2. Shannon Love Says:

      One of the defining attributes of religion is that it provides an entire cosmology. Religions provide an all encompassing world model that ties the actions of individuals to the creation and destiny of the entire universe.

      A totalitarian ideology, in order to be “total”, will eventually have to provide its own cosmology. The ideology will eventually claim to describe everything of any day-to-day importance. Questioning the ideology becomes questioning reality itself. Nor does it take long for real-life figures associated with the ideology to be seen as larger than life and to acquire an aura of infallibility. At that point, the ideology begins to function as a religion.

    3. Veryretired Says:

      Marxism is a judeo-christian Heresy with strong elements of the type of gnostic mystery cults that were prevalent in the ancient world, and which posed an early threat to orthodox Christianity.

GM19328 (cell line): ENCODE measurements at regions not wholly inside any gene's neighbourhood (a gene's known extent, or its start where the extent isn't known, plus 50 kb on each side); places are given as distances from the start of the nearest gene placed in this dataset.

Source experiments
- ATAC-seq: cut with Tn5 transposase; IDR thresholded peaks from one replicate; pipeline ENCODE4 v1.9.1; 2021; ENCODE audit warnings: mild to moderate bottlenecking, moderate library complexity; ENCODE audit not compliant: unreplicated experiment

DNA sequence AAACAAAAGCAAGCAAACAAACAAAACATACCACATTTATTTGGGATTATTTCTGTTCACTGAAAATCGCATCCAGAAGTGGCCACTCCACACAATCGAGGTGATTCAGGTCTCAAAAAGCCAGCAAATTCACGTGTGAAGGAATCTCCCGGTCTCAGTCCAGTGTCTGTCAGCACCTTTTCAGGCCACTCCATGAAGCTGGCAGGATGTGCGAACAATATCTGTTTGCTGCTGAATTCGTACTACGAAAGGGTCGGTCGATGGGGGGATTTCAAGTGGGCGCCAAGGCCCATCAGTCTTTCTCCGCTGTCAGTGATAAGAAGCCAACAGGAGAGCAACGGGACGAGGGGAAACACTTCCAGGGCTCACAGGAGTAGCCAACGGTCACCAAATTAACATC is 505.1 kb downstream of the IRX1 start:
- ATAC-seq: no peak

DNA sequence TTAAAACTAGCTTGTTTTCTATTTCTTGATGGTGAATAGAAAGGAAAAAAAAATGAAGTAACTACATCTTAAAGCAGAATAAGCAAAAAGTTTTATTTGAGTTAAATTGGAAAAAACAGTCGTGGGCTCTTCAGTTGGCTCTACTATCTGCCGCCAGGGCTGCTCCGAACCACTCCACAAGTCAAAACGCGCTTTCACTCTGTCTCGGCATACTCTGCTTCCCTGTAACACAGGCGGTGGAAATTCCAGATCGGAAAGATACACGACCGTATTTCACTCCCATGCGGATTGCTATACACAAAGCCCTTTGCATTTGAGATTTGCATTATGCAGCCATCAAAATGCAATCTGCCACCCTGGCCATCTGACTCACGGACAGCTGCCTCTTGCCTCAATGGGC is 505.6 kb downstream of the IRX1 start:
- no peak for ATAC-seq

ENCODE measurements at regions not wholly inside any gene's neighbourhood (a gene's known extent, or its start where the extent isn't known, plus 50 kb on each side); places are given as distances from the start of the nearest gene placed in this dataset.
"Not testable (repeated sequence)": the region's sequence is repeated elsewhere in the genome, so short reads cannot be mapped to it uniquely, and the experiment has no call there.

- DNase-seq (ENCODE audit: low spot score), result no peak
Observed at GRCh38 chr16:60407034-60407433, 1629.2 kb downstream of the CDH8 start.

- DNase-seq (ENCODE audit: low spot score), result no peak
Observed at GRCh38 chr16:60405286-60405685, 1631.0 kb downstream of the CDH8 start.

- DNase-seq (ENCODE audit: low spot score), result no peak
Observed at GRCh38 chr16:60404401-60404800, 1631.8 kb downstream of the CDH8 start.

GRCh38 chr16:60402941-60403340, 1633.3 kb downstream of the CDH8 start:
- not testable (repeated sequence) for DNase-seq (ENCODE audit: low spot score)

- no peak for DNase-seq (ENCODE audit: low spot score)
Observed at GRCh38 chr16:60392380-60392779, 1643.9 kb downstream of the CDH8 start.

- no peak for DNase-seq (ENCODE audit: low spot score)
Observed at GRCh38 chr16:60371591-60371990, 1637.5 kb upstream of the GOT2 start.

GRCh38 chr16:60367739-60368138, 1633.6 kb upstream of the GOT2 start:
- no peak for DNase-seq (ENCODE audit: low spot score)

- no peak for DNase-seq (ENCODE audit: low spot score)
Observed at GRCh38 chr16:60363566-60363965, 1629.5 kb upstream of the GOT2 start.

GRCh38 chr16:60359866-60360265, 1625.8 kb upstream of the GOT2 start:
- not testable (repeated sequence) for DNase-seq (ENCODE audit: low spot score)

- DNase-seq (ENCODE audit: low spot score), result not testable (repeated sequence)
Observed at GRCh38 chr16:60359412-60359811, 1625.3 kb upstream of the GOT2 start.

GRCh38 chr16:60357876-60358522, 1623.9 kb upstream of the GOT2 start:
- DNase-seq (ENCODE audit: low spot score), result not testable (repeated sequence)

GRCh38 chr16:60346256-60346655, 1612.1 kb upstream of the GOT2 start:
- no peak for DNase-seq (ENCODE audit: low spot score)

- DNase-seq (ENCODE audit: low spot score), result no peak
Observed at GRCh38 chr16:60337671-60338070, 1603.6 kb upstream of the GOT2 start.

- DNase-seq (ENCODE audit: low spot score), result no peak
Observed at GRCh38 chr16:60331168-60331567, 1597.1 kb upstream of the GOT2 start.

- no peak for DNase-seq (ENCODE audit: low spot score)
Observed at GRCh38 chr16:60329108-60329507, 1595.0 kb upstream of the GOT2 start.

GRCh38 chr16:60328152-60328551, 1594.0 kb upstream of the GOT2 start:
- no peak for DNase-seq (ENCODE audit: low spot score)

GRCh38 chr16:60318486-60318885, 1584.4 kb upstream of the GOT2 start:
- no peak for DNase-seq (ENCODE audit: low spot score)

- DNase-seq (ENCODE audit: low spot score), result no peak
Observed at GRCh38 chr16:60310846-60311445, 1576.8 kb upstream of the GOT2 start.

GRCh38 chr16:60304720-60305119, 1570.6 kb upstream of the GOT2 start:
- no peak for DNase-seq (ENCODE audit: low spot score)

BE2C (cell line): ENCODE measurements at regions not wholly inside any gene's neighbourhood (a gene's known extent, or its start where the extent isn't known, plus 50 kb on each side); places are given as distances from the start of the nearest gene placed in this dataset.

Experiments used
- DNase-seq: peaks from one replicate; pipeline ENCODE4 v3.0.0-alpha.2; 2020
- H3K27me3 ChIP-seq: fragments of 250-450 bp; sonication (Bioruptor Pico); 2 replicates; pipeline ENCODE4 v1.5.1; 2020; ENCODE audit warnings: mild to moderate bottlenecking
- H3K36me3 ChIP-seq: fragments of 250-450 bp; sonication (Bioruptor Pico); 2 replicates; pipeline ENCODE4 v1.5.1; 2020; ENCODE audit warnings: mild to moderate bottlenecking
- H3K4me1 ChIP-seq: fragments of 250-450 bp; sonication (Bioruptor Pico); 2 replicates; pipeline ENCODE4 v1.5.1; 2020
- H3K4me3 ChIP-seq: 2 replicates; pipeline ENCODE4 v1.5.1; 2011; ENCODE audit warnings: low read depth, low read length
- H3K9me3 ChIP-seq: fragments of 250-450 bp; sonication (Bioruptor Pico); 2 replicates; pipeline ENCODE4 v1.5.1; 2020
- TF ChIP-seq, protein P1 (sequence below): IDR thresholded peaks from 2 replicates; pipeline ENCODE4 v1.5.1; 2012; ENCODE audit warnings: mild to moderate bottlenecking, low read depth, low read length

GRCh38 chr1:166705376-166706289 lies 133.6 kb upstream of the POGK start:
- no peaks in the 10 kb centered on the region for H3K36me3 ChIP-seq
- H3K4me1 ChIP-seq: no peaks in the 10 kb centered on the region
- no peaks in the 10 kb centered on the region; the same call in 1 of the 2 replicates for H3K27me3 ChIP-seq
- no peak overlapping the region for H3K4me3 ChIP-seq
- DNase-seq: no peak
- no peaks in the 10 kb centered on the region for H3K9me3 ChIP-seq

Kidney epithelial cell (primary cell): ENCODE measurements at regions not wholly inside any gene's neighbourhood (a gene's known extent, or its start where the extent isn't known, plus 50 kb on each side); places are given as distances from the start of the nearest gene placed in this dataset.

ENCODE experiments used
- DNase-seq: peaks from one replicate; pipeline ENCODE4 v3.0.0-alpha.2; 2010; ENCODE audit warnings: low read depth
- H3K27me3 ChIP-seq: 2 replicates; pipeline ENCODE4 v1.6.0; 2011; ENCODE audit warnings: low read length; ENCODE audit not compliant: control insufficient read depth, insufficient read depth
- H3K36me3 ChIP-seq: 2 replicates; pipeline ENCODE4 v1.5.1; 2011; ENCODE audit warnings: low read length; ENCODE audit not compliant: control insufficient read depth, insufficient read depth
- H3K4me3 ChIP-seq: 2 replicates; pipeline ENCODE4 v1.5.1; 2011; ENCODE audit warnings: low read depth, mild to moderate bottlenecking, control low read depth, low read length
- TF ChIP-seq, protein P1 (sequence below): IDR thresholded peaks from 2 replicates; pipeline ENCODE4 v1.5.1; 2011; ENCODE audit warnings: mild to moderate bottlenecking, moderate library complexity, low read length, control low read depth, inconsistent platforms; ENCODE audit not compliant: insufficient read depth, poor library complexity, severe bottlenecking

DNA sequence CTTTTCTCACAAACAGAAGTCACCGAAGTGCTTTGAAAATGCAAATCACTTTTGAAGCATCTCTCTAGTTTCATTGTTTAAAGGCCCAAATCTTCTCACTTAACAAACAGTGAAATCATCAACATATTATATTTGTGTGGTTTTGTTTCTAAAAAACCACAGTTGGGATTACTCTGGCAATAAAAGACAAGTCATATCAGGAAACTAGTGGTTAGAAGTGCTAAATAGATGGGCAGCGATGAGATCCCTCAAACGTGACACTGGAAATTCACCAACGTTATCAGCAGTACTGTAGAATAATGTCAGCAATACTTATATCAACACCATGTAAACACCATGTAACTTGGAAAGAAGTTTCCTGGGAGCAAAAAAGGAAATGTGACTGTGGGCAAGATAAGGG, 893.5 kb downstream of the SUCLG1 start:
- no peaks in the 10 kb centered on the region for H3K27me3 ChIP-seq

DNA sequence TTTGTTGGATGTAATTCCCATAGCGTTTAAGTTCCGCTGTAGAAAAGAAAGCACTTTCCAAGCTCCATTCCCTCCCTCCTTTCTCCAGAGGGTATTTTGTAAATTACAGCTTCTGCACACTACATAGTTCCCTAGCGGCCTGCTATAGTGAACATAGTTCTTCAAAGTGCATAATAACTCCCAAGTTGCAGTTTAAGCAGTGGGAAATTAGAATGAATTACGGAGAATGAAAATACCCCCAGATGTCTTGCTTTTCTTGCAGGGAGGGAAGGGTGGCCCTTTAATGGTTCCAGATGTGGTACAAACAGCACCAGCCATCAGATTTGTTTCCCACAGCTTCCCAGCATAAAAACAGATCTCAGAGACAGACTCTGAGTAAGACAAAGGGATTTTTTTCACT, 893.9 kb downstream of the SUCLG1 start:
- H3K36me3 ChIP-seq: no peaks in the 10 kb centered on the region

One of the obvious results is the continuous formation of personality cults in totalitarian states, and the rapid formation of party elites who quickly begin managing the enterprise for their own benefit. One of marx’s many failings was his inability to foresee the formation of “leader cults” built around the infalliable dictators who assumed control of the state and party, at least while they were alive.

      Collectivism in all it’s forms demands constant sacrifice in the present for the coming utopia of the future. It requires an extremely powerful religious element in it’s doctrines and psychological appeals in order to motivate the faithful.